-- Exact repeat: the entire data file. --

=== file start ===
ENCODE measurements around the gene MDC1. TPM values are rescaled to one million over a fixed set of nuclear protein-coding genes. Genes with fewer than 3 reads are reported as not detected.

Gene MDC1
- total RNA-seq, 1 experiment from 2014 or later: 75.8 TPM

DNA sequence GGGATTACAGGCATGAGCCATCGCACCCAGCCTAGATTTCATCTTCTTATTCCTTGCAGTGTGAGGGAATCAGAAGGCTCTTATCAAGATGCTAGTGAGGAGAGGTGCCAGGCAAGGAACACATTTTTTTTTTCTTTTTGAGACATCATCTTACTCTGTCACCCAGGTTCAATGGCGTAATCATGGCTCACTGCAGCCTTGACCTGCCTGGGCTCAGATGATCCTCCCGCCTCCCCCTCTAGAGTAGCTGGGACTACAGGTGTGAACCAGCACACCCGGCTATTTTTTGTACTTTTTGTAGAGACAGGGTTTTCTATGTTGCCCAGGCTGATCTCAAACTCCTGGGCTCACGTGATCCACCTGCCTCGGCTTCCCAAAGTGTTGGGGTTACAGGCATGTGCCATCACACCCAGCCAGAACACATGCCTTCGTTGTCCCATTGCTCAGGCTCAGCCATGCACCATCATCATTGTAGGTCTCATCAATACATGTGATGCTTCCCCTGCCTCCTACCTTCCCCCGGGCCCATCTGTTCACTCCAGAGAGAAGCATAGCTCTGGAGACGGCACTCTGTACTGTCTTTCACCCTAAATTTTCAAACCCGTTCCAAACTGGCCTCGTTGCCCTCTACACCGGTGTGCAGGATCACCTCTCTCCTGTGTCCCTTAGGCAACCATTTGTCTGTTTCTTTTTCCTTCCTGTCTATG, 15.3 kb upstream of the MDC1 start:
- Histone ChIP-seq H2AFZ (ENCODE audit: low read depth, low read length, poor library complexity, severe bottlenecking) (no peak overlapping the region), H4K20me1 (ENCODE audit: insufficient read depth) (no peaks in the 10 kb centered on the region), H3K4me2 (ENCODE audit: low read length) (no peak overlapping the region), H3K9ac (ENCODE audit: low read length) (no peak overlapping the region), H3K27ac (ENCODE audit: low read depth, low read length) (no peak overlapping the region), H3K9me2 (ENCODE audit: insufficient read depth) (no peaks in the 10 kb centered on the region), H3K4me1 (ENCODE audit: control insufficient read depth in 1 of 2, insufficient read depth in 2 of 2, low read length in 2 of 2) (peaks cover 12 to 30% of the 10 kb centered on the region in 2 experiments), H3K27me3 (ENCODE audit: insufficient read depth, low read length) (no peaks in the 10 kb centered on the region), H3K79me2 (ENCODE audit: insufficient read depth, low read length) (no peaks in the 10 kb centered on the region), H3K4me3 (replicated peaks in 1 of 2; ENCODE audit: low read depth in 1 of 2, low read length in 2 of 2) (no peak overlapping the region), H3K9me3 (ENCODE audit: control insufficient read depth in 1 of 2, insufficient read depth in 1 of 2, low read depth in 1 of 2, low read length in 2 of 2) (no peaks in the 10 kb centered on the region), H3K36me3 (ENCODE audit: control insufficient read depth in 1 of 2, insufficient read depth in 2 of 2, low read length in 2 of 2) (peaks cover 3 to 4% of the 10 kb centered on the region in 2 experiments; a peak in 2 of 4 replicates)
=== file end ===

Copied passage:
ENCODE measurements around the gene MDC1. TPM values are rescaled to one million over a fixed set of nuclear protein-coding genes. Genes with fewer than 3 reads are reported as not detected.

Gene MDC1
- total RNA-seq, 1 experiment from 2014 or later: 75.8 TPM

DNA sequence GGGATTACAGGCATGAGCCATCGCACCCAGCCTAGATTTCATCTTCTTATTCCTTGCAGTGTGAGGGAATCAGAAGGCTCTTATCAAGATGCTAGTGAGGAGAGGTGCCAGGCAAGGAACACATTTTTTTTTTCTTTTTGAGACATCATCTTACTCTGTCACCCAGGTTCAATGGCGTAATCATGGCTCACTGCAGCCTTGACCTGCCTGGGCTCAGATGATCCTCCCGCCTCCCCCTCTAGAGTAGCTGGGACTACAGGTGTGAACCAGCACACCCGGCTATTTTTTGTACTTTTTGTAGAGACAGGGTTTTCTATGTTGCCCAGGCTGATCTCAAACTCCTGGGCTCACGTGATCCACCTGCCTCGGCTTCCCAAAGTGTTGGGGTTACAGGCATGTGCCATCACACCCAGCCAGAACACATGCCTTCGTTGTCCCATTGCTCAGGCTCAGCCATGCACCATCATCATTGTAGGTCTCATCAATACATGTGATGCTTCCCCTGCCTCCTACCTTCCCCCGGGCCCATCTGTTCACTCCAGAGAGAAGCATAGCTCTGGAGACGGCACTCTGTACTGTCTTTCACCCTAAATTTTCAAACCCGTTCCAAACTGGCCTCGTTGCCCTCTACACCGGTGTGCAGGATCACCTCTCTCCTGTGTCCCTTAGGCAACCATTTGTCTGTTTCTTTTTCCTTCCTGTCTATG, 15.3 kb upstream of the MDC1 start:
- Histone ChIP-seq H2AFZ (ENCODE audit: low read depth, low read length, poor library complexity, severe bottlenecking) (no peak overlapping the region), H4K20me1 (ENCODE audit: insufficient read depth) (no peaks in the 10 kb centered on the region), H3K4me2 (ENCODE audit: low read length) (no peak overlapping the region), H3K9ac (ENCODE audit: low read length) (no peak overlapping the region), H3K27ac (ENCODE audit: low read depth, low read length) (no peak overlapping the region), H3K9me2 (ENCODE audit: insufficient read depth) (no peaks in the 10 kb centered on the region), H3K4me1 (ENCODE audit: control insufficient read depth in 1 of 2, insufficient read depth in 2 of 2, low read length in 2 of 2) (peaks cover 12 to 30% of the 10 kb centered on the region in 2 experiments), H3K27me3 (ENCODE audit: insufficient read depth, low read length) (no peaks in the 10 kb centered on the region), H3K79me2 (ENCODE audit: insufficient read depth, low read length) (no peaks in the 10 kb centered on the region), H3K4me3 (replicated peaks in 1 of 2; ENCODE audit: low read depth in 1 of 2, low read length in 2 of 2) (no peak overlapping the region), H3K9me3 (ENCODE audit: control insufficient read depth in 1 of 2, insufficient read depth in 1 of 2, low read depth in 1 of 2, low read length in 2 of 2) (no peaks in the 10 kb centered on the region), H3K36me3 (ENCODE audit: control insufficient read depth in 1 of 2, insufficient read depth in 2 of 2, low read length in 2 of 2) (peaks cover 3 to 4% of the 10 kb centered on the region in 2 experiments; a peak in 2 of 4 replicates)